Ever wonder how the cities decimated by the Avengers get back to normal for the next film or comic? Well, it isn’t just movie magic — in the world of Marvel there is actually a construction team named Damage Control that is specifically tasked with doing just that. The comics are of course tongue-in-cheek given their content, but it doesn’t change the fact that Damage Control actually solves an important issue within the superhero universe. In fact, there are currently rumblings of an ABC and Marvel series about Damage Control, so keep an eye out.
5. Hulk only became a member of the Avengers again with the movie
If you haven’t delved into comics much, you might think Hulk was a longstanding member of the Avengers due to what you saw in the movies. But while Hulk was a member of the team in the very first comic issue, he immediately quit and was not a central member again until the Marvel films came along.
6. Dr. Doom dropped out of college
In one of the biggest lies in all the Marvel Universe, Dr. Doom should probably be called Mr. Doom. While Victor Von Doom attended college, he was expelled before graduation, meaning he’s either lying about his education or he got it through some kind of online course. But let’s be honest here: Dr. Doom sounds way cooler than Mr. Doom, which is surely why it stuck.
7. Sub-Mariner, not Superman, was the first flying superhero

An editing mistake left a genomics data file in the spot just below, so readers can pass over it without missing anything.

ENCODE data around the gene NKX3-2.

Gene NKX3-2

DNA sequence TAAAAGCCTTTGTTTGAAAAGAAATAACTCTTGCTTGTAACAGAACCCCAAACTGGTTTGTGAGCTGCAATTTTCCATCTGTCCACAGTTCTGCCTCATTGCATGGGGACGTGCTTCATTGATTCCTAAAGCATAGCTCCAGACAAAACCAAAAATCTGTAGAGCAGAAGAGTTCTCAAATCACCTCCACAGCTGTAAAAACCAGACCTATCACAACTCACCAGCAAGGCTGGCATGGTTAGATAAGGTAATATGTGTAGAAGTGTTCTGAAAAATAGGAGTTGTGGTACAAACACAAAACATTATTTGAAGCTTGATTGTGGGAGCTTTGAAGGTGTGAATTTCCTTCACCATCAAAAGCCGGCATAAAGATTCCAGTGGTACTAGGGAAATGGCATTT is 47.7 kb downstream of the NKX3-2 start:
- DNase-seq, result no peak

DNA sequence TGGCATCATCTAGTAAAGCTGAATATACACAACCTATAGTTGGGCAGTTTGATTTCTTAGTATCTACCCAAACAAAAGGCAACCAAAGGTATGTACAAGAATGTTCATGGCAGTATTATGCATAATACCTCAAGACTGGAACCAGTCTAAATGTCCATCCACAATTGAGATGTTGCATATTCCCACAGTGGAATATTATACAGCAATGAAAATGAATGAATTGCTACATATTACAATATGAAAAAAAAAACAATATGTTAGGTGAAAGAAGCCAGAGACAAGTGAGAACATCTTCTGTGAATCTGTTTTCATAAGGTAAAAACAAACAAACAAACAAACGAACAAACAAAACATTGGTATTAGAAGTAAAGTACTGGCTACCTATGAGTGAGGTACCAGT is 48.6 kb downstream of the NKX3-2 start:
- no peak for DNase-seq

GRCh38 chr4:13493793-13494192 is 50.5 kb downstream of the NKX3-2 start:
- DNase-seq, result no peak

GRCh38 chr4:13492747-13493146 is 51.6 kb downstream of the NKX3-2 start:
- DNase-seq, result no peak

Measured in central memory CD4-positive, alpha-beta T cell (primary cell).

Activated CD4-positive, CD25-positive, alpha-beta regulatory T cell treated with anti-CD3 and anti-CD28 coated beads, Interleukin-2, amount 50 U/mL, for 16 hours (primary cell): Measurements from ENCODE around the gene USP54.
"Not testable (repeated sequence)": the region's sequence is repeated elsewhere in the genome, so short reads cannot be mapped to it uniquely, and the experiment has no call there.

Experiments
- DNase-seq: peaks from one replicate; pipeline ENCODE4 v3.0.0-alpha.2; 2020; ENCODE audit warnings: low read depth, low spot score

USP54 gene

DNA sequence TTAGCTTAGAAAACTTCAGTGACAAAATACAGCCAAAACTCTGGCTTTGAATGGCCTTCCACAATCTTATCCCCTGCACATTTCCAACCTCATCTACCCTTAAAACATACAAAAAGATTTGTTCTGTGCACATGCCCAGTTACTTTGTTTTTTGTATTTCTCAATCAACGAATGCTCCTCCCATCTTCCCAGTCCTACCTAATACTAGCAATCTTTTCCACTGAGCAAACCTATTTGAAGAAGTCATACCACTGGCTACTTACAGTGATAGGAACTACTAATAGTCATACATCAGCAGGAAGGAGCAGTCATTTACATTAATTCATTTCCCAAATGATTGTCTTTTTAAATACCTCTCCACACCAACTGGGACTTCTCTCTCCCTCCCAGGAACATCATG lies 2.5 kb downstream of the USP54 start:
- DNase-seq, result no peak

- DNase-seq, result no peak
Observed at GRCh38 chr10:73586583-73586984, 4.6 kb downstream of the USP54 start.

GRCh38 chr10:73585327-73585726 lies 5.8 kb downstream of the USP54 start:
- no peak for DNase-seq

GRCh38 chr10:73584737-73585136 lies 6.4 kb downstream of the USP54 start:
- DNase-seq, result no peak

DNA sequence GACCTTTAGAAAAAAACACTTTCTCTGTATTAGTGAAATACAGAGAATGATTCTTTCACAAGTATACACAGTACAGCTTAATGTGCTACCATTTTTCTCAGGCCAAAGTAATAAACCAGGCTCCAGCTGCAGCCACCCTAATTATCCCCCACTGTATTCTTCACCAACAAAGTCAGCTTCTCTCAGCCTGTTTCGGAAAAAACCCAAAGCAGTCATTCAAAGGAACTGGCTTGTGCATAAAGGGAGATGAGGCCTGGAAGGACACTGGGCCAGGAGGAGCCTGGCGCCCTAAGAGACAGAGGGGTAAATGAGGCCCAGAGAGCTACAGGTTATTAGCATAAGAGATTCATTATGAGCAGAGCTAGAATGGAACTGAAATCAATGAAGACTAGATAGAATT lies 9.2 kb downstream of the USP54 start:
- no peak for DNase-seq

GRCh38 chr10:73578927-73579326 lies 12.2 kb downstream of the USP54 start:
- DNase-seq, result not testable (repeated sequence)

It seems like a given that Superman was the first superhero to have the power of flight, but it was in fact Marvel’s half-human, half-Atlantean superhero Sub-Mariner who was the first to fly while Superman could still only leap tall buildings. Even more interesting is the fact that Sub-Mariner might represent Marvel’s first foray into mutants as his flying ability is shared by neither his human or Atlantean genetic sides.
8. Hulk used to be grey
It’s easy to assume that Hulk’s famous green color comes from a conscious choice due to his gamma radiation inception. In fact, the reasoning is entirely practical: it was easier to print. Stan Lee originally wanted Hulk to be a color that wouldn’t suggest any ethnic stereotypes, deciding that his color would be grey. However, the printer could not handle the different shades of grey necessary resulting in inconsistencies from one page to the next. So rather than try and fight the printer, they decided to recolor him green and it’s stuck (mostly) ever since.
9. Spider-Man with a dash
Is it Spider-Man or Spiderman? Look online and you’ll see plenty of examples of both — and truthfully, it feels mostly interchangeable at this point. But at the time of Spider-Man’s creation, it was a conscious decision to include the dash because it lessened the chance of the name being confused with Superman at a glance.
10. All X-Men characters are “non-human”
Yes, in a move Marvel made to save money they ironically labeled their team of characters fighting for equal rights as inhuman. The story revolves around Marvel’s X-Men action-figure line and the ways toys — specifically action-figures — are taxed. For whatever reason, toys that are representations of people are taxed at a higher rate than toys that aren’t. So Marvel somehow found a way to argue that because the X-Men are mutants and “non-humans” they were eligible for the lower tax bracket — and they won. But you can’t help but feel they sold their X-Men characters down the river.